The 2020 Cocoa Barometer report has made a strong case for government pay a fair price to cocoa farmers, stressing that the single biggest positive impact for farmers and incentive for farming sustainably is delivering a fair price for the cocoa they produce.
President Nana Akufo-Addo last month announced a 28 percent increase in the producer price of cocoa per bag for the 2020/21 crop year. The new price took effect from October 1.
The Cocoa Barometer report also urged cocoa and chocolate companies to find ways to redistribute value along the supply chain so that farmers are guaranteed a living income.
Sandra Sarkwah, Coordinator for the Ghana Civil-Society Cocoa Platform (GCCP), was quoted in the report as saying: “Efforts of sector players to change the story of farmers keep on beating about the bush when evidence presents to us the plight of farmers—that is, low income from their hard work—is a major threat to cocoa sustainability.”
She said processors, chocolate manufacturing companies and retailers who earn a large chunk from the value chain must be fair to farmers by paying a living income, and this must reach the farmer.
“This will require the efforts of various actors, including civil society organisations in both producing and consuming countries, as well as strong farmer cooperatives to demand transparency and accountability for effective delivery of pricing policies for better farm gate prices for farmers,” she added.
The report calls for systems change and regulation that creates an enabling environment.
It said current forms of certification and farm-based standards increase pressure on farmers, adding: “We need laws that hold the powerful accountable, rather than systems that demand farmers to solve systemic issues. Compliance criteria are imbalanced and need restructuring so that companies are held accountable to due diligence systems.”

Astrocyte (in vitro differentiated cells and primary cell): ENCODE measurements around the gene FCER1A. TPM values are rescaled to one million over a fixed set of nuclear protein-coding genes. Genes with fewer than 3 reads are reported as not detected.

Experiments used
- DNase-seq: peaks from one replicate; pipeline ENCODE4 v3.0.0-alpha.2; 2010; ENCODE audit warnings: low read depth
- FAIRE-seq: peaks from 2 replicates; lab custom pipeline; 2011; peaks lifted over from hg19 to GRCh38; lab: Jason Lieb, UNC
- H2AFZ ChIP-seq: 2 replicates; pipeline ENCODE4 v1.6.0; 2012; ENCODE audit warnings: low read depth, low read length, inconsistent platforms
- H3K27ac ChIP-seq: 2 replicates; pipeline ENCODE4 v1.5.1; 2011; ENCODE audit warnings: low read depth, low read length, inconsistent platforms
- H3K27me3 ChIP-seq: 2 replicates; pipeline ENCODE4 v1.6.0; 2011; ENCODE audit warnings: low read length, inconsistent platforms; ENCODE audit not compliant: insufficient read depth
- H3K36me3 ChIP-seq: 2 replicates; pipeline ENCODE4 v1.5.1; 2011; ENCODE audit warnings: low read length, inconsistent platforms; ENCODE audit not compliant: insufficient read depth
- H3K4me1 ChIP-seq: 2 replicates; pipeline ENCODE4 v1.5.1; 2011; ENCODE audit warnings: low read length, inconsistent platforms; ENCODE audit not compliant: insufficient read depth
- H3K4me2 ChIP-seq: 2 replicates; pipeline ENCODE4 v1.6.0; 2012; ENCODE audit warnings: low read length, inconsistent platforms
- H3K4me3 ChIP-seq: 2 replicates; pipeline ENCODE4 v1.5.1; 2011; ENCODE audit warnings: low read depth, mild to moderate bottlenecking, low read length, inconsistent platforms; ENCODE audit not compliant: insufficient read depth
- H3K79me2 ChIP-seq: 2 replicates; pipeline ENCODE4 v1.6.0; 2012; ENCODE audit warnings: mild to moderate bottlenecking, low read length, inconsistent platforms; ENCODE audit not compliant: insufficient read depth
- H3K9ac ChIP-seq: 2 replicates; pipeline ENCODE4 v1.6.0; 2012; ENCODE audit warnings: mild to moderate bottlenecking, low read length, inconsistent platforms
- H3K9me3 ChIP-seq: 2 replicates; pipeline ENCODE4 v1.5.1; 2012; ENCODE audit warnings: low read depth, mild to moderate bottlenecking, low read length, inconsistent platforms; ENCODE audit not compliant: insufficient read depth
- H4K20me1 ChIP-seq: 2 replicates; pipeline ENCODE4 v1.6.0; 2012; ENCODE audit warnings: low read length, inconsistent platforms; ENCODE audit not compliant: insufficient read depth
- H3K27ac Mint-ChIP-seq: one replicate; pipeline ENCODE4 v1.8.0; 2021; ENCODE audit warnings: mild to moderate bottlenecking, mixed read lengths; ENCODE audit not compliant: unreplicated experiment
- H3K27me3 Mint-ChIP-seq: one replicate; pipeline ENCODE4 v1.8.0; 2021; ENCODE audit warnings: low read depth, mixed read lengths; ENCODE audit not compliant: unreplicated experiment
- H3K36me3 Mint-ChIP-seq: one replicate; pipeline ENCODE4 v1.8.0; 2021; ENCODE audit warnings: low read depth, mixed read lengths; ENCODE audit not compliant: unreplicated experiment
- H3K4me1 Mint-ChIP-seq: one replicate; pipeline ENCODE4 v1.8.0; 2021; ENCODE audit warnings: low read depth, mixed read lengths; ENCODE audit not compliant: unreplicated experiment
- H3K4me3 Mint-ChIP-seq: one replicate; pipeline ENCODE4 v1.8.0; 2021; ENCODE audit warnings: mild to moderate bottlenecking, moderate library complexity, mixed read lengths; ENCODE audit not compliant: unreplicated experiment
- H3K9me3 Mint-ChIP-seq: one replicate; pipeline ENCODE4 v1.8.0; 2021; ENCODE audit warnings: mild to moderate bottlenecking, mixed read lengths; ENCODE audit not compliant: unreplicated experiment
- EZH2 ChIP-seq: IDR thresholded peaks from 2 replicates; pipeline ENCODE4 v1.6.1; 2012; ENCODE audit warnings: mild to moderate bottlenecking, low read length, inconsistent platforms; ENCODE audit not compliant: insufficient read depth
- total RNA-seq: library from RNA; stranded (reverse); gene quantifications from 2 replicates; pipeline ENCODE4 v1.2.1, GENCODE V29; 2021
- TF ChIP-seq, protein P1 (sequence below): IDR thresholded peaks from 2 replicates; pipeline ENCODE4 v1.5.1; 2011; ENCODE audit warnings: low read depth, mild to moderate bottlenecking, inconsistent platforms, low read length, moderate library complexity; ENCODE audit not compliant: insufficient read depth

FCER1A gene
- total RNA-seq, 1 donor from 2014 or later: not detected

It also called for an effective partnership between producer and consumer countries.
“We need partnership agreements between producer and consumer countries that facilitate and finance system change, ensuring the right policies are in place. Processes that set partnerships in motion should be inclusive and deliberative, ensuring that civil society and farmer groups have a respected voice at decision-making tables.”
With Ghana and Côte d’Ivoire responsible for 65 percent of the raw cocoa beans used in making chocolates, industry players have expressed worry over the fact that cocoa farmers from the two countries earn just US$6bn from an over US$100bn chocolate industry.
However, Ghana and Côte d’Ivoire are receiving a Living Income Differential (LID) of US$400 per ton of cocoa, which is an additional earning from the world market price for both countries’ farmers.
The LID is expected to guarantee some stability to the producer price of cocoa and sustainability of the industry in the two countries.